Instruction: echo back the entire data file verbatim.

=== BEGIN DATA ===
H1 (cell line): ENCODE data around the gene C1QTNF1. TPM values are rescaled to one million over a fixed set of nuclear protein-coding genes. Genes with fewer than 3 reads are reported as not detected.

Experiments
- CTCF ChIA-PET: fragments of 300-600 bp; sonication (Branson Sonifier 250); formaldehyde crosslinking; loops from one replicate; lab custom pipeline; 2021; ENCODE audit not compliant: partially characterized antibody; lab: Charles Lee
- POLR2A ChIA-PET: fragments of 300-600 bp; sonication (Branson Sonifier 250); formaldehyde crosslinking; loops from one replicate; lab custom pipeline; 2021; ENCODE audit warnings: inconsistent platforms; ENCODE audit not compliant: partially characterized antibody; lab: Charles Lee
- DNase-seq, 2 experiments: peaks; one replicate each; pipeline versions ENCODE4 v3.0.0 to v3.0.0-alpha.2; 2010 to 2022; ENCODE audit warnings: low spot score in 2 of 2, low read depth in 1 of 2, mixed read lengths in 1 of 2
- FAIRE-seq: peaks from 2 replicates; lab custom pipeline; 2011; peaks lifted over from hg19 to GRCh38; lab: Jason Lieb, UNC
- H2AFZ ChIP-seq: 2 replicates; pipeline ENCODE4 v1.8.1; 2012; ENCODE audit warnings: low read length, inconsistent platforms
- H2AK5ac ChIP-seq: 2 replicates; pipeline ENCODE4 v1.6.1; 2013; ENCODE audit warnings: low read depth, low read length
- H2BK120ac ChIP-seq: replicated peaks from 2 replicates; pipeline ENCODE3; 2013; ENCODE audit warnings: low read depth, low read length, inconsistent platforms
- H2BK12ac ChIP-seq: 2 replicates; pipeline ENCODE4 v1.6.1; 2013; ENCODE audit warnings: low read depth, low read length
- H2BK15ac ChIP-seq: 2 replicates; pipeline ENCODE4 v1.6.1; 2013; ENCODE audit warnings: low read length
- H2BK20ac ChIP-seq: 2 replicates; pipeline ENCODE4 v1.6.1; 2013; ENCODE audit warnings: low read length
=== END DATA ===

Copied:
H1 (cell line): ENCODE data around the gene C1QTNF1. TPM values are rescaled to one million over a fixed set of nuclear protein-coding genes. Genes with fewer than 3 reads are reported as not detected.

Experiments
- CTCF ChIA-PET: fragments of 300-600 bp; sonication (Branson Sonifier 250); formaldehyde crosslinking; loops from one replicate; lab custom pipeline; 2021; ENCODE audit not compliant: partially characterized antibody; lab: Charles Lee
- POLR2A ChIA-PET: fragments of 300-600 bp; sonication (Branson Sonifier 250); formaldehyde crosslinking; loops from one replicate; lab custom pipeline; 2021; ENCODE audit warnings: inconsistent platforms; ENCODE audit not compliant: partially characterized antibody; lab: Charles Lee
- DNase-seq, 2 experiments: peaks; one replicate each; pipeline versions ENCODE4 v3.0.0 to v3.0.0-alpha.2; 2010 to 2022; ENCODE audit warnings: low spot score in 2 of 2, low read depth in 1 of 2, mixed read lengths in 1 of 2
- FAIRE-seq: peaks from 2 replicates; lab custom pipeline; 2011; peaks lifted over from hg19 to GRCh38; lab: Jason Lieb, UNC
- H2AFZ ChIP-seq: 2 replicates; pipeline ENCODE4 v1.8.1; 2012; ENCODE audit warnings: low read length, inconsistent platforms
- H2AK5ac ChIP-seq: 2 replicates; pipeline ENCODE4 v1.6.1; 2013; ENCODE audit warnings: low read depth, low read length
- H2BK120ac ChIP-seq: replicated peaks from 2 replicates; pipeline ENCODE3; 2013; ENCODE audit warnings: low read depth, low read length, inconsistent platforms
- H2BK12ac ChIP-seq: 2 replicates; pipeline ENCODE4 v1.6.1; 2013; ENCODE audit warnings: low read depth, low read length
- H2BK15ac ChIP-seq: 2 replicates; pipeline ENCODE4 v1.6.1; 2013; ENCODE audit warnings: low read length
- H2BK20ac ChIP-seq: 2 replicates; pipeline ENCODE4 v1.6.1; 2013; ENCODE audit warnings: low read length